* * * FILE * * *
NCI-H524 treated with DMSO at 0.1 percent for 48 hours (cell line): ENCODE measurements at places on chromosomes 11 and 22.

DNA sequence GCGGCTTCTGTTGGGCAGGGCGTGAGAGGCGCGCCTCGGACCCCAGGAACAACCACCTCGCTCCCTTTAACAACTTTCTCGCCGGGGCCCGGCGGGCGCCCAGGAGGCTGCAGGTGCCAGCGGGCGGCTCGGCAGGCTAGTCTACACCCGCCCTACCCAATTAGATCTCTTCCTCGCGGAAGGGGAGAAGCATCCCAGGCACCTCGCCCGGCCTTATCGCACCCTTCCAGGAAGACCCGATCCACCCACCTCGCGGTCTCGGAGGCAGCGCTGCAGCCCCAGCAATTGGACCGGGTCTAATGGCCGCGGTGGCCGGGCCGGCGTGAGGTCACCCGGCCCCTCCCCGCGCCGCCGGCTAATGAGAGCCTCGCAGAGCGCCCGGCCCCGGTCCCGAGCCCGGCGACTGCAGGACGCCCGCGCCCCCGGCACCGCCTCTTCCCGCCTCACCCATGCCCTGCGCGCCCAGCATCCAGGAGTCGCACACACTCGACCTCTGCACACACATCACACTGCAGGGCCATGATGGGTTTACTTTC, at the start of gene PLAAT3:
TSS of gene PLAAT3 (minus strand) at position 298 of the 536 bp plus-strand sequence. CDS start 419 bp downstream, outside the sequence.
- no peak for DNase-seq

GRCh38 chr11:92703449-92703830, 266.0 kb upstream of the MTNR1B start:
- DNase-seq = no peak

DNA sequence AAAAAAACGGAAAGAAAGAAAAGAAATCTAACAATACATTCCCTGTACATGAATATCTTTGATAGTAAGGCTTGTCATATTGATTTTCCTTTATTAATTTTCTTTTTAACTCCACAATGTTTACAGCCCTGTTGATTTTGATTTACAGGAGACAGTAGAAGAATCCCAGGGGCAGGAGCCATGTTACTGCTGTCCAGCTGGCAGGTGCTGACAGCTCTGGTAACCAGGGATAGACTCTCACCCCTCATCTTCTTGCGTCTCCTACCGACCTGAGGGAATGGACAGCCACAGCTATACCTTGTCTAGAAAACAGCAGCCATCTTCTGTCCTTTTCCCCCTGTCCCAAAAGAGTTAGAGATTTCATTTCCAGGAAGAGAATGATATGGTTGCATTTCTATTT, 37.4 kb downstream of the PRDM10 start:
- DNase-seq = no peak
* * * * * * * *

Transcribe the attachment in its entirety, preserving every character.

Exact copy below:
NCI-H524 treated with DMSO at 0.1 percent for 48 hours (cell line): ENCODE measurements at places on chromosomes 11 and 22.

DNA sequence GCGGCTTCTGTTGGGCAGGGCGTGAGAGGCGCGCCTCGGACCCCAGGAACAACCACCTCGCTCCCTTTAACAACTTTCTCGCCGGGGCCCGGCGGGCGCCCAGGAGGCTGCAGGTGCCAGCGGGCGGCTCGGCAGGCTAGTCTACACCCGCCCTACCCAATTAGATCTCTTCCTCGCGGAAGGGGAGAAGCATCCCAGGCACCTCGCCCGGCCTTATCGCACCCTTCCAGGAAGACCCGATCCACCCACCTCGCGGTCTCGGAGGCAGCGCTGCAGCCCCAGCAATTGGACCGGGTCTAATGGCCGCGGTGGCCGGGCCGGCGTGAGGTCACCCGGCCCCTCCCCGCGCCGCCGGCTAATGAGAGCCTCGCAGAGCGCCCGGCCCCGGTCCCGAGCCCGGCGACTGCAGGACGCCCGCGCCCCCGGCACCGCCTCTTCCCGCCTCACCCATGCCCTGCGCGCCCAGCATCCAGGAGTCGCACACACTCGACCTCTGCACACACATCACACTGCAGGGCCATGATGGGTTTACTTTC, at the start of gene PLAAT3:
TSS of gene PLAAT3 (minus strand) at position 298 of the 536 bp plus-strand sequence. CDS start 419 bp downstream, outside the sequence.
- no peak for DNase-seq

GRCh38 chr11:92703449-92703830, 266.0 kb upstream of the MTNR1B start:
- DNase-seq = no peak

DNA sequence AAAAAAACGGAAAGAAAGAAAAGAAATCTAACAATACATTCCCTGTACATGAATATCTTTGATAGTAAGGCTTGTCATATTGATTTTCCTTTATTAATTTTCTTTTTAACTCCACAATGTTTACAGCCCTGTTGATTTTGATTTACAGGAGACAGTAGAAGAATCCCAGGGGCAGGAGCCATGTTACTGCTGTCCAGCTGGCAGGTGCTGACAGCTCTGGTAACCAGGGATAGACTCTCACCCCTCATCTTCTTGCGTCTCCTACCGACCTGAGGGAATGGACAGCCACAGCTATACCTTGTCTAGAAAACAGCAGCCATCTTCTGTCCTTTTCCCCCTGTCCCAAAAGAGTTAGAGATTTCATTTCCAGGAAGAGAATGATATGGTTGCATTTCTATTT, 37.4 kb downstream of the PRDM10 start:
- DNase-seq = no peak